Nova Scotia’s pre-primary program lacked adequate pre-planning before it was rolled out in 2017, the province’s auditor general said in a report released Wednesday.
“With only five months between program announcement and launch, the department (Education and Early Childhood Development) didn’t complete a thorough planning process, which may have contributed to some of the issues found in our audit,” Kim Adair-MacPherson said in support of her findings.
The auditor general found that key activities were overlooked during the creation of the universal education program, including an analysis of the full implementation costs of the program and that the department didn’t set specific measurable goals to evaluate the program’s effectiveness or create a process to monitor risk.
The audit found that the department was not involved in determining the $50 million committed by government to fund the program once fully implemented.
"We expected to see detailed information supporting the operational and capital costs required for each school at the initial planning phase, but no such analysis was completed by the department," the report reads.
"Without comprehensive cost projections, the department’s ability to fully understand the financial implications of the program is reduced and its ability to plan effectively is diminished."
The audit found that the deparment had not determined the full cost of the program but management indicated that funding for pre-primary to the regional education centres and Conseil scolaire acadien provincial totaled $49 million in 2020-2021.
"The $49 million, according to the department, represents costs such as staffing, supplies, equipment and food for the classrooms," the report says. "However, costs such as renovations to schools and busing for pre-primary students are instead included as costs to the overall school system. Based on this, it is likely the full cost of implementing and running the pre-primary program is higher than the initial commitment of $50 million."
The program was rolled out to schools without consistently ensuring staff had the required qualifications, background checks or orientation before working in the classroom, the audit found.
“Background checks are especially important for staff working with young children to ensure the learning environment is safe,” Adair-MacPherson said.
In October, the province completed its four-year rollout of the program, announcing that every four-year-old in Nova Scotia now has access to pre-primary -- a free, universal early learning program.
The voluntary program has reached 252 school communities and provides programming for nearly 6,200 four-year-olds in 252 schools, 75 per cent of eligible students of that age in the schools' catchment areas. The province's pre-primary began its programming with 891 students in 46 schools in the 2017-18 academic year. That number accounted for 66 per cent of eligible pre-primary students in the area covered during the launch year.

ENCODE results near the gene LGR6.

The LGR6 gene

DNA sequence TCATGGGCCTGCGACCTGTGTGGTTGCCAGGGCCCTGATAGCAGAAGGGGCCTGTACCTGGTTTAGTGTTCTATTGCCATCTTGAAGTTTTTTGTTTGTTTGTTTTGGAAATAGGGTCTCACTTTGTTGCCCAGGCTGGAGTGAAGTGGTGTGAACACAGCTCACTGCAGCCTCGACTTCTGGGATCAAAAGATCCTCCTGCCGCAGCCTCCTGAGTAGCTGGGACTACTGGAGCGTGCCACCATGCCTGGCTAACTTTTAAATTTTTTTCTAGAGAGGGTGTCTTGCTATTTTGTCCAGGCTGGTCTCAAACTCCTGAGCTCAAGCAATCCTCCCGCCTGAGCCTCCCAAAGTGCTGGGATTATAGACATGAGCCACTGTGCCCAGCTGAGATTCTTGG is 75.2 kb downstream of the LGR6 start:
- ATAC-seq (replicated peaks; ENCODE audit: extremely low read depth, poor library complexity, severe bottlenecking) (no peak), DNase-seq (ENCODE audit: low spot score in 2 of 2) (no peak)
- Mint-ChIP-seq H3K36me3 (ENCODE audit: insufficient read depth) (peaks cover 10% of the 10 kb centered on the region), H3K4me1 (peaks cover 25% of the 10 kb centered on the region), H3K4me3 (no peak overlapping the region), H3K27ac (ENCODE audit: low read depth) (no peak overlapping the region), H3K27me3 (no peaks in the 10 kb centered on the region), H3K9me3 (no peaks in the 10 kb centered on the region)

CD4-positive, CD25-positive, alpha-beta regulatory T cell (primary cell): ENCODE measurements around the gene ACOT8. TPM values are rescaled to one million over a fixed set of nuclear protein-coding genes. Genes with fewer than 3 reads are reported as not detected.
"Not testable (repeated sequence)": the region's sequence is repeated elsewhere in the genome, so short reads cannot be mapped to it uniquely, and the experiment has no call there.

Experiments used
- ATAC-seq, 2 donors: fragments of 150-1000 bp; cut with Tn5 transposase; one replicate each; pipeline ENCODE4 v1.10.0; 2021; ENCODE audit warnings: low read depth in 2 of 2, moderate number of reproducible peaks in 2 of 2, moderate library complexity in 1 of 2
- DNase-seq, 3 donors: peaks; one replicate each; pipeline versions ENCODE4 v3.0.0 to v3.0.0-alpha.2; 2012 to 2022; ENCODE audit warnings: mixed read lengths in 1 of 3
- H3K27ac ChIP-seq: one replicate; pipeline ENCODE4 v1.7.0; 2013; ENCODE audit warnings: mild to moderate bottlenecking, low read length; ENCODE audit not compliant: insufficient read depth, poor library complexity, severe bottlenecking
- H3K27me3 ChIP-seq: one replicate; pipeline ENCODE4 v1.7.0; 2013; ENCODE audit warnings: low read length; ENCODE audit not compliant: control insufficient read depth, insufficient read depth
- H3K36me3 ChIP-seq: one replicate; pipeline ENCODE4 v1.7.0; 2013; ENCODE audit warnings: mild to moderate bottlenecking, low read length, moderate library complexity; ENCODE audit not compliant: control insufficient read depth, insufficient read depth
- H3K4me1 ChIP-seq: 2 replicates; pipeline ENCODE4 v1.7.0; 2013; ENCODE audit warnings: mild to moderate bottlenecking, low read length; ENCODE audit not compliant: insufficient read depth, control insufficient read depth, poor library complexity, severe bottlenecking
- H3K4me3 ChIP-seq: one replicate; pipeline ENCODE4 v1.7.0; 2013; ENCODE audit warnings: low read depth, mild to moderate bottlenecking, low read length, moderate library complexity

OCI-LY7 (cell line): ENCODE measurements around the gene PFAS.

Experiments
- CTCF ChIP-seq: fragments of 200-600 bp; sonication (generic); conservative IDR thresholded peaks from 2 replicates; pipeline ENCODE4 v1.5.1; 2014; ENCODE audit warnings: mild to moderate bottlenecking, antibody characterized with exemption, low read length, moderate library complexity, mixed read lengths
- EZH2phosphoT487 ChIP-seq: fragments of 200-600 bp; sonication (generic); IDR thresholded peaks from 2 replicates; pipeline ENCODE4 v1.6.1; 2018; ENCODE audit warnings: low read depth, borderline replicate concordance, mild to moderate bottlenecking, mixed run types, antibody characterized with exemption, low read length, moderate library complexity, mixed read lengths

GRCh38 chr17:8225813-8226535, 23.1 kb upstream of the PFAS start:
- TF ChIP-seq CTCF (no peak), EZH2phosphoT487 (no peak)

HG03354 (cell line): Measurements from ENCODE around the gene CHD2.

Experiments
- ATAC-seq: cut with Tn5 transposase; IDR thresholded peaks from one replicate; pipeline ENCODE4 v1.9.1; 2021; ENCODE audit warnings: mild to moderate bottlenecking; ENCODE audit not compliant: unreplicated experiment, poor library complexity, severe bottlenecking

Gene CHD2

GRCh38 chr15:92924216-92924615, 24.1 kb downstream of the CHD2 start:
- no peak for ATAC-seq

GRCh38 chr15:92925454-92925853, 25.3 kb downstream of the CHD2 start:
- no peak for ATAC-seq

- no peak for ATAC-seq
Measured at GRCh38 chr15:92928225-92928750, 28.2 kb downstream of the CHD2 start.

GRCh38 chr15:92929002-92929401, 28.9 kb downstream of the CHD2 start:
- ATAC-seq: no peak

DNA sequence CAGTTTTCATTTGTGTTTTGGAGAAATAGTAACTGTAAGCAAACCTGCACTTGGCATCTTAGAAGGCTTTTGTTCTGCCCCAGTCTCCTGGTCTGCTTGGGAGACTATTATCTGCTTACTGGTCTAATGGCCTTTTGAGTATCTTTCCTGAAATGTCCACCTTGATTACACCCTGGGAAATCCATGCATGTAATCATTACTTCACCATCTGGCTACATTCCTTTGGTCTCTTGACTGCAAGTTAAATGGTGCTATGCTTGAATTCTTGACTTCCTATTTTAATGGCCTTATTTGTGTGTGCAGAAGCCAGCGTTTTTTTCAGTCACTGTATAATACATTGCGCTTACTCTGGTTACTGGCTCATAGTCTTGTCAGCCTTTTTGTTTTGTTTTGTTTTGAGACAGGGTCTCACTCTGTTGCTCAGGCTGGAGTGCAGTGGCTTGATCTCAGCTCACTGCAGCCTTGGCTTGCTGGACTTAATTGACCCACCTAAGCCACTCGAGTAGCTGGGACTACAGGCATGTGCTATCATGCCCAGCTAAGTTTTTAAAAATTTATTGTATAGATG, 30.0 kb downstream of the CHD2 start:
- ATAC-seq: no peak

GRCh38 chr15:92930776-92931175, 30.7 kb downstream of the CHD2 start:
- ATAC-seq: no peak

Former premier Stephen McNeil, said at the October announcement that the program gives “every child, regardless of the socio-economic circumstances, their best start in life.”
The auditor general acknowledged that the department has made program enhancements to respond to feedback, including the introduction of busing and before- and after-school care, since the program was launched in 2017.
The department completed consultations with both families and licensed daycare providers, but not until after the first year of pre-primary started.
“While the consultations helped inform some positive changes, identifying concerns in advance of implementation would have allowed time for licensed childcare providers to prepare for potential impacts and the department to identify strategies to support the industry,” Adair-MacPherson said.
The auditor general’s report makes nine recommendations to improve the program, including establishing specific and measurable goals for the program and introducing regular evaluations to determine if they are being met.
“Department focus is needed now to ensure pre-primary is an effective program and benefits students,” Adair-MacPherson said.
Other recommendations are that the department should:
- have a process in place to monitor risks on an ongoing basis;
- ensure all background checks for program staff are completed as required by policy before staff begin working in the classroom;
- complete and implement their new provincial policy around background checks;
- ensure early childhood educators' credentials are verified when they are hired;
- develop a process to ensure all new program staff receive orientation prior to starting in the classroom;
- should clearly define and communicate roles and responsibilities related to the program consultants, managers, school principals and educators; and
- should develop and implement a formal complaint process for the program that includes clearly defined and communicated roles and responsibilities.
The department has agreed to all of the recommendations and will begin implementing the changes this year and complete them by the 2022-23 school year.